Sub-image 0Sub-image 1Sub-image 2Sub-image 3Sub-image 4Sub-image 5Sub-image 6Sub-image 7Sub-image 8Sub-image 9Sub-image 10
Sub-image 11Sub-image 12Sub-image 13Sub-image 14Sub-image 15Sub-image 16Sub-image 17Sub-image 18Sub-image 19Sub-image 20Sub-image 21
Sub-image 22Sub-image 23Sub-image 24Sub-image 25Sub-image 26Sub-image 27Sub-image 28Sub-image 29Sub-image 30Sub-image 31Sub-image 32

NAME: Generalfeldmarschall Heinrich Alfred Hermann Walther von Brauchitsch

PW NO:           B33418

RANK:            Generalfeldmarschall

CAPTURED:   Arrested at his estate in Rachut / Holstein

DATE:             26th August 45


DATE OF BIRTH:      4 October 1881


DATE OF DEATH:    18 October 1948





HAMBURG, Tuesday.
Ex-Field-marschall Walter von
Brauchitsch one of four German
generals awaiting trial as war
criminals made certain death-bed
statements, as yet undisclosed,
before he died in a British military
hospital here last night. He was 67.
He was appointed German
Commander-in-Chief in 1938, but in
1941 Hitler dismissed him for failure
to take Moscow. In 1940 he went to
the French coast to prepare the
intended invasion of England. He
did cross to England - as a prisoner
of war in 1945.

Newspaper Cutting - Western Mail October 1948


NATIONALITY:        German

RELIGION:                Evangelist

OCCUPATION:         Regular Soldier

HEIGHT:                    172cms

WEIGHT:                   62.2kgs

HAIR COLOUR:        Grey, partly bald
EYE COLOUR:          Grey Blue

NEXT OF KIN:          British Zone


The son of General der Kavallerie Bernhard von Brauchitsch, Heinrich Alfred Hermann Walther von Brauchitsch was born in Berlin 4th October 1881 and was raised in and around the Imperial Court. His military career began when he was commissioned into the Prussian Guard Corps in March 1900.  After Hitler came to power the German Army was rapidly expanded and as a result, von Brauchitsch became Chief of the East Prussian Military District commanding Group Command 4 at Leipzig.  In 1938, Hitler promoted him to Generaloberst and named him Commander-in-Chief of the Army.

Almost as soon as he was appointed to this post, he became aware of the conspiracy of army officers against Hitler. Despite the fact that von Brauchitsch disapproved of many of Hitler’s plans, he refused to become involved in the conspiracy because he felt bound by the oath of loyalty he, like all other officers of the army, made to Hitler.

In 1938, von Brauchitsch divorced his wife and married the daughter of a Silesian official who was a fanatical supporter of the Nazis. It has been suggested that Hitler provided the necessary funds for settlement with his first wife.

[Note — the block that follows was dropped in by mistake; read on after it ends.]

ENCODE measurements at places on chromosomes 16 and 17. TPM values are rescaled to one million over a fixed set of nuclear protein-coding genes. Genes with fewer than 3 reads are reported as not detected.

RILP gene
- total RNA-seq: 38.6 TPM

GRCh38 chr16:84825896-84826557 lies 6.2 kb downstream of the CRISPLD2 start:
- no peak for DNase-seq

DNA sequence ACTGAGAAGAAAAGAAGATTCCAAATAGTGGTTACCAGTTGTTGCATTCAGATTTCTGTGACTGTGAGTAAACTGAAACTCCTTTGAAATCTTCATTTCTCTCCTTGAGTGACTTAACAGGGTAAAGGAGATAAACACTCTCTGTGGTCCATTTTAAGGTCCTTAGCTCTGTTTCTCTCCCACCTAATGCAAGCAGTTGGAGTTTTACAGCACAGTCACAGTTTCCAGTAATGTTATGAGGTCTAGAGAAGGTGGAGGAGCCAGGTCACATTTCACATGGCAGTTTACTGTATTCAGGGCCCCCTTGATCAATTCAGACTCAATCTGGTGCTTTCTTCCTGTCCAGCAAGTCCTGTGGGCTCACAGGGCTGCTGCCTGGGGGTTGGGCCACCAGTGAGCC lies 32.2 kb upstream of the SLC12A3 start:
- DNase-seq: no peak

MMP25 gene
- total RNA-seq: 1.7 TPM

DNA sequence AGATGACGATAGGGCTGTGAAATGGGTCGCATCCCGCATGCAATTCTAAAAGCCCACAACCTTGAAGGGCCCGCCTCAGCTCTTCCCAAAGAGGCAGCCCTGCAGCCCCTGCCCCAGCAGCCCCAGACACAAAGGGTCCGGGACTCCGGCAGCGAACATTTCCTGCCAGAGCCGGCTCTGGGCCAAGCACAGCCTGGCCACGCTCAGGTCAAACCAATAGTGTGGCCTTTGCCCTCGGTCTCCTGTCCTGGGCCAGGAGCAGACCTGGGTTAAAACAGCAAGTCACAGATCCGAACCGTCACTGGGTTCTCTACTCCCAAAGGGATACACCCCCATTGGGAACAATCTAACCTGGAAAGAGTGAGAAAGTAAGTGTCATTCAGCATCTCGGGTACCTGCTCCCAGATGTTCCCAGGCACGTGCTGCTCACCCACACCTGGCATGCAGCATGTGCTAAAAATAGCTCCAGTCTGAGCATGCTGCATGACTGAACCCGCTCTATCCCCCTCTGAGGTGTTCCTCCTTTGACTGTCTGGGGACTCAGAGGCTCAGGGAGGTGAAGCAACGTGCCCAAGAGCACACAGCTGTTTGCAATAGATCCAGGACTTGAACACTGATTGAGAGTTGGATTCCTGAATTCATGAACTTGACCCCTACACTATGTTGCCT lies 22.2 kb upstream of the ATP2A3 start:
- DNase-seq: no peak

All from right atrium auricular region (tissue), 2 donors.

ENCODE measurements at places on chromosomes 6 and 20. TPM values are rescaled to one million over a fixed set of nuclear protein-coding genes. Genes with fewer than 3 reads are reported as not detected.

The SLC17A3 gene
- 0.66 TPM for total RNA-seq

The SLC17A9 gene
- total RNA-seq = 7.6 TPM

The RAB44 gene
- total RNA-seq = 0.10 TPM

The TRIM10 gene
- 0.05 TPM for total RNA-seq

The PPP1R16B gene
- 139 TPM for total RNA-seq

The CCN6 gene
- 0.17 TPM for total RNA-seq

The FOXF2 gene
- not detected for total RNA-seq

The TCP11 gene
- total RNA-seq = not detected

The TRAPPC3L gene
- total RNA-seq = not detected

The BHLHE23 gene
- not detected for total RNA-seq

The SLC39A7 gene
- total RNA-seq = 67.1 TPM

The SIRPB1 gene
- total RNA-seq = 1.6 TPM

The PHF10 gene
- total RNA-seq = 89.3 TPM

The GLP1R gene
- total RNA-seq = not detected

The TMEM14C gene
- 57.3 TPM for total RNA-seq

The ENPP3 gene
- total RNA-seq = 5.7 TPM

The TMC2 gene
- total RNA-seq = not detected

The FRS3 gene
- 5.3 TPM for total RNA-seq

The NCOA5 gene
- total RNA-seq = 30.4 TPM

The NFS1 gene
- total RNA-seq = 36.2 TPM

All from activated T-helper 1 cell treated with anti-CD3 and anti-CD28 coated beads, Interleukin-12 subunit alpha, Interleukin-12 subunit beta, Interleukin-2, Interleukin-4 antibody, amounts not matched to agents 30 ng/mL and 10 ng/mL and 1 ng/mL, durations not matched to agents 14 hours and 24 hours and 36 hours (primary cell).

Von Brauchitsch was instrumental in the planning and carrying out of attacks on Poland, the Netherlands, Belgium, France, Yugoslavia, Greece and the Soviet Union.  After the early successes of the war, he became more and more subservient to Hitler, complying with the Führer’s orders even against his own better judgment.

In December 1941, von Brauchitsch retired and Hitler himself assumed the role of Commander-in-Chief of the Army.  From then on, von Brauchitsch lived with a cloud over his name.  At the end of the war, von Brauchitsch was arrested on his estate in Schleswig-Holstein and taken to Great Britain, being imprisoned at Island Farm.  Generalfeldmarschall von Brauchitsch was to have been tried by a British Military Court in 1949.  The practically blind Field Marshal died of heart failure in the British military hospital in Hamburg on 18th October 1948.

General Erhard Milch, Generaloberst Keitel and Generaloberst von Brauchitsch
Note: This is a "Pre-War" photo because nobody is wearing their Knight's Crosses.
Keitel & von Brauchitsch were both awarded theirs about one month after the war started.

NOTE: Generalfeldmarschall von Brauchitsch was the younger brother of Adolf von Brauchitsch who retired from the German Army on 31 January 1929 with the rank of Charakter als Generalmajor. Born on 7 November 1876 in Berlin, Adolf von Brauchitsch died on 21 January 1935 in Chemnitz.


Commands & Assignments:

Two interesting emails I received:

Hello I am the great great nephew of Field Marshall Von Brauchitsch from his second marriage. (He was my mothers mother’s Uncle). I thought that you might want to include that his second wife was an enthusiastic Nazi who after the Field Marshall died never married again because she didn't want to loose the ‘Von Brauchitsch’ because of its noble associations. My grandmother even ended up calling her Frau Von Rather than Tante Brigitte.


NOTE: The word “Tante” translates as “Auntie” or Aunt.

Another story was that “Frau Von’s” oldest daughter (Erika) was thrown out of their home by Frau Von for, “looking too Jewish” and for associating with so called “Untermensch”. My Great Aunt Erika never married, her younger sister Ursula did though to a successful business man called Helmut Freilander.


NOTE: “Untermensch” means roughly “sub-human.” This was what the Nazis derogatorily called Jews, Slavs, Gypsies and other so-called “non-Aryan” people.